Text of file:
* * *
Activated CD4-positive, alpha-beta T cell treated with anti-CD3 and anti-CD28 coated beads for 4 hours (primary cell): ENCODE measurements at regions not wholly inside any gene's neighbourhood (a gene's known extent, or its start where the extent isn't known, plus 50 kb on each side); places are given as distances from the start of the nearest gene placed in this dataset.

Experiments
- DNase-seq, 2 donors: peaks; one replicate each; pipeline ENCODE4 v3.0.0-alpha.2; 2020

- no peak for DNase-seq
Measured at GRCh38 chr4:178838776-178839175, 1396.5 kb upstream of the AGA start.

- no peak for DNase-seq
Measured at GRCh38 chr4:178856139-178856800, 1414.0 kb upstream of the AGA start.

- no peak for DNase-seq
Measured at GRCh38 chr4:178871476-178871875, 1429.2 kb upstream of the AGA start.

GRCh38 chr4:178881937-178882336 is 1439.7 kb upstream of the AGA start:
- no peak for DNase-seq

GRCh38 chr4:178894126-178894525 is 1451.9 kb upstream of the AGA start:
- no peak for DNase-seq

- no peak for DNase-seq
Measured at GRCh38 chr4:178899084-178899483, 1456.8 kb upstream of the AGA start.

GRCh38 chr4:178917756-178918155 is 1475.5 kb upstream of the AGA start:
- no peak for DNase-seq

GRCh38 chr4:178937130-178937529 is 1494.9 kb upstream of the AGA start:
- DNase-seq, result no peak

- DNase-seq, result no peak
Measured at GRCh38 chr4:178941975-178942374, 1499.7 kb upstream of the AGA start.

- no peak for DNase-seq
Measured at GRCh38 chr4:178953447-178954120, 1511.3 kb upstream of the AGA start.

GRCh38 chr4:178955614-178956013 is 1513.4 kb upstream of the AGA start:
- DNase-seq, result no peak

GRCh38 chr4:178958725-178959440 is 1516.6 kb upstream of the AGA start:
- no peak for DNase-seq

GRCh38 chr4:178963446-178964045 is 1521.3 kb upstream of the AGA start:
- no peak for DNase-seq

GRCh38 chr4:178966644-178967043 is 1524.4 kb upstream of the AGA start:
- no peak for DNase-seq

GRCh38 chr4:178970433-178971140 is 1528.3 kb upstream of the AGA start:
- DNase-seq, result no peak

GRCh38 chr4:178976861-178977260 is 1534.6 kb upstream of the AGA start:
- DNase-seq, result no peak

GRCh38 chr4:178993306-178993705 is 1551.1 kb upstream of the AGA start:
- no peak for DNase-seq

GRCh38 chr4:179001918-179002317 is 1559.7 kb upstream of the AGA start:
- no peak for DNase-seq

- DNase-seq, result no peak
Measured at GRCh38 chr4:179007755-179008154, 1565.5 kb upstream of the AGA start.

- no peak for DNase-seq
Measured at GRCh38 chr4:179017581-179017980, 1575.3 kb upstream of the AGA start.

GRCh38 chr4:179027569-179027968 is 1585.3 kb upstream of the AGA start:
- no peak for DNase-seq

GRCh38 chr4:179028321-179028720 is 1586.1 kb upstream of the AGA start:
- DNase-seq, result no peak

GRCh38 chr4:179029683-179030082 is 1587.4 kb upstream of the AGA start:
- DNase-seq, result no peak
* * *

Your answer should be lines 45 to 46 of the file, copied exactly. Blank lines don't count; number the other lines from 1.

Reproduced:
- no peak for DNase-seq

GRCh38 chr4:179028321-179028720 is 1586.1 kb upstream of the AGA start: